National Diet Library
The National Diet Library is the only national library in Japan. It was established in 1948 for the purpose of assisting members of the National Diet of Japan in researching matters of public policy, the library is similar in purpose and scope to the United States Library of Congress. The National Diet Library consists of two facilities in Tokyo and Kyoto, and several other branch libraries throughout Japan. The Diets power in prewar Japan was limited, and its need for information was correspondingly small, the original Diet libraries never developed either the collections or the services which might have made them vital adjuncts of genuinely responsible legislative activity. Until Japans defeat, the executive had controlled all political documents, depriving the people and the Diet of access to vital information. The U. S. occupation forces under General Douglas MacArthur deemed reform of the Diet library system to be an important part of the democratization of Japan after its defeat in World War II.
In 1946, each house of the Diet formed its own National Diet Library Standing Committee, hani Gorō, a Marxist historian who had been imprisoned during the war for thought crimes and had been elected to the House of Councillors after the war, spearheaded the reform efforts. Hani envisioned the new body as both a citadel of popular sovereignty, and the means of realizing a peaceful revolution, the National Diet Library opened in June 1948 in the present-day State Guest-House with an initial collection of 100,000 volumes. The first Librarian of the Diet Library was the politician Tokujirō Kanamori, the philosopher Masakazu Nakai served as the first Vice Librarian. In 1949, the NDL merged with the National Library and became the national library in Japan. At this time the collection gained a million volumes previously housed in the former National Library in Ueno. In 1961, the NDL opened at its present location in Nagatachō, in 1986, the NDLs Annex was completed to accommodate a combined total of 12 million books and periodicals.
The Kansai-kan, which opened in October 2002 in the Kansai Science City, has a collection of 6 million items, in May 2002, the NDL opened a new branch, the International Library of Childrens Literature, in the former building of the Imperial Library in Ueno. This branch contains some 400,000 items of literature from around the world. Though the NDLs original mandate was to be a library for the National Diet. In the fiscal year ending March 2004, for example, the library reported more than 250,000 reference inquiries, in contrast, as Japans national library, the NDL collects copies of all publications published in Japan. The NDL has an extensive collection of some 30 million pages of documents relating to the Occupation of Japan after World War II. This collection include the documents prepared by General Headquarters and the Supreme Commander of the Allied Powers, the Far Eastern Commission, the NDL maintains a collection of some 530,000 books and booklets and 2 million microform titles relating to the sciences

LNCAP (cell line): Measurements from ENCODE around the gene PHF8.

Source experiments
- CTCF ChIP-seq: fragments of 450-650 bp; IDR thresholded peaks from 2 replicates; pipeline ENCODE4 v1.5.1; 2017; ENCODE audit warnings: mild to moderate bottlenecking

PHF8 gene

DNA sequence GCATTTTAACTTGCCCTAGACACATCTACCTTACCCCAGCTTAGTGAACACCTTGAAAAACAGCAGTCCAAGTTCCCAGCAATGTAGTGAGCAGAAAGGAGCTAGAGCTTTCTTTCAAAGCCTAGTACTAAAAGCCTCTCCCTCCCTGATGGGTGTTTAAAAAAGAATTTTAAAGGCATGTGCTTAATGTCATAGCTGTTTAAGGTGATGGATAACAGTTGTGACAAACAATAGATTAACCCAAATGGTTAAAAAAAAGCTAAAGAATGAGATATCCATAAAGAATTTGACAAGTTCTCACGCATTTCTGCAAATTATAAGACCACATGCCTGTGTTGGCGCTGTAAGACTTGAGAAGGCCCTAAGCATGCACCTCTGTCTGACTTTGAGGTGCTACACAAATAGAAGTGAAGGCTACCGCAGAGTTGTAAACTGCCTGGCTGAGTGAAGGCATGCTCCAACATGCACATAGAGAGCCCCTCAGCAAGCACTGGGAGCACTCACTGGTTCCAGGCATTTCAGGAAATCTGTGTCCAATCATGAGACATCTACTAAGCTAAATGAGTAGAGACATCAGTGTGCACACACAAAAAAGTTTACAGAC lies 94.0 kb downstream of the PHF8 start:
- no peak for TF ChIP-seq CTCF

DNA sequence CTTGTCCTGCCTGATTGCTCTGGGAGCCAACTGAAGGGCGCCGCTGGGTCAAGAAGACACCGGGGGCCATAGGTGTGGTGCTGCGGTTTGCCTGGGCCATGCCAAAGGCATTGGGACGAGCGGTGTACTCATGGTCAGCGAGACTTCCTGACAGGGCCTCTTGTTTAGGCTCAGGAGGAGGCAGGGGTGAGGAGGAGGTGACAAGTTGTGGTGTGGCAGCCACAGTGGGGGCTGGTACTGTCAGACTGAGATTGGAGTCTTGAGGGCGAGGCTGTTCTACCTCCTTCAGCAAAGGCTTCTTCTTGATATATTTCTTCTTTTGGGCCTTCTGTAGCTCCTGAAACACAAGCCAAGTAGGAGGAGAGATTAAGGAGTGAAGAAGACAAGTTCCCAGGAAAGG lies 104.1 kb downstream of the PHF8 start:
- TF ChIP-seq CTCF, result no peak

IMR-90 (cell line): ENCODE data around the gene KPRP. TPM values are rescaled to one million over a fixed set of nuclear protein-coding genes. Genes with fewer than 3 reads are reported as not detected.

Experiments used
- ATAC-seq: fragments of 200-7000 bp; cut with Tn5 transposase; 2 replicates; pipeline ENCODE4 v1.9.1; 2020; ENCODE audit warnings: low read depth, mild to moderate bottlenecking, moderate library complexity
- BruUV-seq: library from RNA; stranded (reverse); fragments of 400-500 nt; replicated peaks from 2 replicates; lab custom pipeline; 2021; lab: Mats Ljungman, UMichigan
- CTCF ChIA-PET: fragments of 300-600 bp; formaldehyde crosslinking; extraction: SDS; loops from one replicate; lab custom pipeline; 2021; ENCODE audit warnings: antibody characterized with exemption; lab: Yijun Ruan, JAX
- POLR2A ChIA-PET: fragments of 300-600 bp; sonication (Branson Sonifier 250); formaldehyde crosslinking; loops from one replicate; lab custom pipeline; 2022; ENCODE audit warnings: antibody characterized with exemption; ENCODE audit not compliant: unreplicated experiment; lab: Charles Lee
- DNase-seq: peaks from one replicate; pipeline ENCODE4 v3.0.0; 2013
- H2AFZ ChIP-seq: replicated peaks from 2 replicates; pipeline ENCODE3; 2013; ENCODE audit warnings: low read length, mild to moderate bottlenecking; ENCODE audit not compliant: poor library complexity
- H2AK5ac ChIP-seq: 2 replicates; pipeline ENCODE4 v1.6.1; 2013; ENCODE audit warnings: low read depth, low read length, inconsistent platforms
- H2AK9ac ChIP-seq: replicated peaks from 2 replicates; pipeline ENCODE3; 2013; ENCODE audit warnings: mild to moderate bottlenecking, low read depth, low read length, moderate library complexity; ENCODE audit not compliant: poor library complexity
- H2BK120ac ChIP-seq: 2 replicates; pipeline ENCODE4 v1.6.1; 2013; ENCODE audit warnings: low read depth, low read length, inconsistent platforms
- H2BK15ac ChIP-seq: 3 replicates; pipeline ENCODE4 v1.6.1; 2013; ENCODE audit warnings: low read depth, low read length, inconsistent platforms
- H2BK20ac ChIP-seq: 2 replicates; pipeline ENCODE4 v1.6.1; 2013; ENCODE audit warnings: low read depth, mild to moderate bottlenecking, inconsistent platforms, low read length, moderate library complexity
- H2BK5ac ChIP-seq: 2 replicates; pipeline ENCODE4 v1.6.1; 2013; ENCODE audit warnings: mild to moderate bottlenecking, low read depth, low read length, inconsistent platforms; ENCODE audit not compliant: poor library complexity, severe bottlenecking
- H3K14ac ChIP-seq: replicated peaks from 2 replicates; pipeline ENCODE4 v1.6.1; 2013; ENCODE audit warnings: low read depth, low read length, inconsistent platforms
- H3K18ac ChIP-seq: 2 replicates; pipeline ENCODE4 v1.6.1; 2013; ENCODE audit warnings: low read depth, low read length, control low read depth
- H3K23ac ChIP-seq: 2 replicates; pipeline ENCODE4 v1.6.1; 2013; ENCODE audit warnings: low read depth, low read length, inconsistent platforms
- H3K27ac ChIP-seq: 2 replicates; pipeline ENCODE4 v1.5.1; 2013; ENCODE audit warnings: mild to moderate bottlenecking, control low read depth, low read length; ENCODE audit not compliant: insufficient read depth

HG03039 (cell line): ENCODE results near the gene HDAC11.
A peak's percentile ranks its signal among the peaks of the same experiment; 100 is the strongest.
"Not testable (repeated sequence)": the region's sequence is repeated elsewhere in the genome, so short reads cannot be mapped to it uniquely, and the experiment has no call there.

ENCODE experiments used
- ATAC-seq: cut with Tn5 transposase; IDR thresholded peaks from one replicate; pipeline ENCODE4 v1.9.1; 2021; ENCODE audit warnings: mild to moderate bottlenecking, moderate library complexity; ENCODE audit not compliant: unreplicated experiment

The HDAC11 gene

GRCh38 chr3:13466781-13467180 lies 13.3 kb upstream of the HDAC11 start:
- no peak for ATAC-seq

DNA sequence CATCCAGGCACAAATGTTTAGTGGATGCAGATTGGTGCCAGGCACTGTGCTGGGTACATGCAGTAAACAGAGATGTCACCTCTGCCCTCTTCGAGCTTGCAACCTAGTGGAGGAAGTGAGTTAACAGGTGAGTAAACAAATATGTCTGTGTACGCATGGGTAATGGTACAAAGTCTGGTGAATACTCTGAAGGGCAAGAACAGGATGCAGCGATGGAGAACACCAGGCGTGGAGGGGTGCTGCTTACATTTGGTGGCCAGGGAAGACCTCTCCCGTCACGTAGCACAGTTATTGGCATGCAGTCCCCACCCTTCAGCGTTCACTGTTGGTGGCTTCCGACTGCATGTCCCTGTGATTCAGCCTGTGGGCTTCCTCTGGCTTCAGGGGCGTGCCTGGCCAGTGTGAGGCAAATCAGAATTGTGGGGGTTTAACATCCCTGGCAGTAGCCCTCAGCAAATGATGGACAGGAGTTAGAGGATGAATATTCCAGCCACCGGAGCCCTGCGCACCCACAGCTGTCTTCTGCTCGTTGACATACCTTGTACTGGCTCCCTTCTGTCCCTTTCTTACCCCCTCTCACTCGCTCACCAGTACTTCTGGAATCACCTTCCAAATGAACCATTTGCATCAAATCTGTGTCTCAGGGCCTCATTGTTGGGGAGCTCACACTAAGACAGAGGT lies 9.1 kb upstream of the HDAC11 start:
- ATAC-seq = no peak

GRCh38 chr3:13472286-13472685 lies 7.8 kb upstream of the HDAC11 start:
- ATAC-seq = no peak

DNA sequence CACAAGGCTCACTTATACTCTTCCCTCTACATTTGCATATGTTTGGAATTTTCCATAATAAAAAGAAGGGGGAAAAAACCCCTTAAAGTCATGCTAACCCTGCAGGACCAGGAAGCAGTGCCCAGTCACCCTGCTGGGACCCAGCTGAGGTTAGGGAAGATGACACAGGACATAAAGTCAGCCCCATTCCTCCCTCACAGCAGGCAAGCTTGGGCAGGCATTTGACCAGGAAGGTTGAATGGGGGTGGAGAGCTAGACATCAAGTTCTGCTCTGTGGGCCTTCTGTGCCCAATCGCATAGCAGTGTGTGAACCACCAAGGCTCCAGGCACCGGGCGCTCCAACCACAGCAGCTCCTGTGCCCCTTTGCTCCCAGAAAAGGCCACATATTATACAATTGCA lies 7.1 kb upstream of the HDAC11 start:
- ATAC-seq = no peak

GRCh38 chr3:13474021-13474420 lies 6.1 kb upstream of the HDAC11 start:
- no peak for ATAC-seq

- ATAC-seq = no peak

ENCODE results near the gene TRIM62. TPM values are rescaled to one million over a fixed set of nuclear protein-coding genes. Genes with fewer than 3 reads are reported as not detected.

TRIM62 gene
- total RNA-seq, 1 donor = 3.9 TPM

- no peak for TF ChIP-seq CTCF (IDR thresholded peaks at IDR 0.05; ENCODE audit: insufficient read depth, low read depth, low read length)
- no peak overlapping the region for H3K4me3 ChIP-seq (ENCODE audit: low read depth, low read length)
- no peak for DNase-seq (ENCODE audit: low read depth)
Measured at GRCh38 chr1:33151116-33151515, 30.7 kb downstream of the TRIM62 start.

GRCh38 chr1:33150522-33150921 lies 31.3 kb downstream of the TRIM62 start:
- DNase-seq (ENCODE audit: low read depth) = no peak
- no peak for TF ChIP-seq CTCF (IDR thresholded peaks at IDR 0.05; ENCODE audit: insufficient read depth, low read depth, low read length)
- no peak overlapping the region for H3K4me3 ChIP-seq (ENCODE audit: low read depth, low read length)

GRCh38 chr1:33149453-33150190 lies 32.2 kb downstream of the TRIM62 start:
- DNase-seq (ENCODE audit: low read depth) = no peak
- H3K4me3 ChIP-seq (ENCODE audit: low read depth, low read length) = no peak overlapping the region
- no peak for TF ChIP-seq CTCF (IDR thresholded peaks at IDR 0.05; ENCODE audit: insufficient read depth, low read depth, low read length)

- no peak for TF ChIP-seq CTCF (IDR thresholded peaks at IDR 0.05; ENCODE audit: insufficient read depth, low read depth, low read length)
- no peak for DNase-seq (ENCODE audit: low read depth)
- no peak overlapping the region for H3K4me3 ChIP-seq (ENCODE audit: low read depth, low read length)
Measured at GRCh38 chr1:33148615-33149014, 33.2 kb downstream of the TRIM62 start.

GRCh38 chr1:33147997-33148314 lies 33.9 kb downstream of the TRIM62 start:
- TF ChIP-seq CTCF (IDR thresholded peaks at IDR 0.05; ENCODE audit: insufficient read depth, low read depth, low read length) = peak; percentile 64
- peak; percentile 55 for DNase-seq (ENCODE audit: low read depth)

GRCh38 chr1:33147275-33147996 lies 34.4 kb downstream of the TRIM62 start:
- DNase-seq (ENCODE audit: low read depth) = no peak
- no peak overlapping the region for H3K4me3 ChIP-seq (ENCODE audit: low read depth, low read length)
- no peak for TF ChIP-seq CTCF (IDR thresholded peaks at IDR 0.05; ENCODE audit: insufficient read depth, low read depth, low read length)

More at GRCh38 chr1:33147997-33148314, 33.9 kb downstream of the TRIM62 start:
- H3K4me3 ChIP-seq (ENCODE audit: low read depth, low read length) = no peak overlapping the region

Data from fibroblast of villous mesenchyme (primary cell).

Dividing music into bars provides regular reference points to pinpoint locations within a piece of music. It makes written music easier to follow, since each bar of staff symbols can be read and played as a batch. Typically, a piece consists of bars of the same length. In simple time, the top figure indicates the number of beats per bar, the word bar is more common in British English, and the word measure is more common in American English, although musicians generally understand both usages. In international usage, it is correct to speak of bar numbers and measure numbers. Along the same lines, it is wise to reserve the abbreviated form ‘bb, 3–4’ etc. for beats only, bars should be referred to by name in full. The first metrically complete measure within a piece of music is called ‘bar 1’ or ‘m. 1’, when the piece begins with an anacrusis, ‘bar 1’ or ‘m. 1’ is the following measure. Originally, the bar came from the vertical lines drawn through the staff to mark off metrical units. In British English, these lines are called bar, too.
Note that double bar refers not to a type of bar, another term for the bar line denoting the end of a piece of music is music end. A repeat sign looks like the end, but it has two dots, one above the other, indicating that the section of music that is before is to be repeated. The beginning of the passage can be marked by a begin-repeat sign. This begin-repeat sign, if appearing at the beginning of a staff, does not act as a bar line because no bar is before it, in music with a regular meter, bars function to indicate a periodic accent in the music, regardless of its duration. Igor Stravinsky said of bar lines, The bar line is much, much more than a mere accent and bar lines indicate grouping, rhythmically of beats within and between bars and between phrases, and on higher levels such as meter. The earliest barlines, used in keyboard and vihuela music in the 15th and 16th centuries, didnt reflect a regular meter at all but were only section divisions, or in some cases marked off every beat.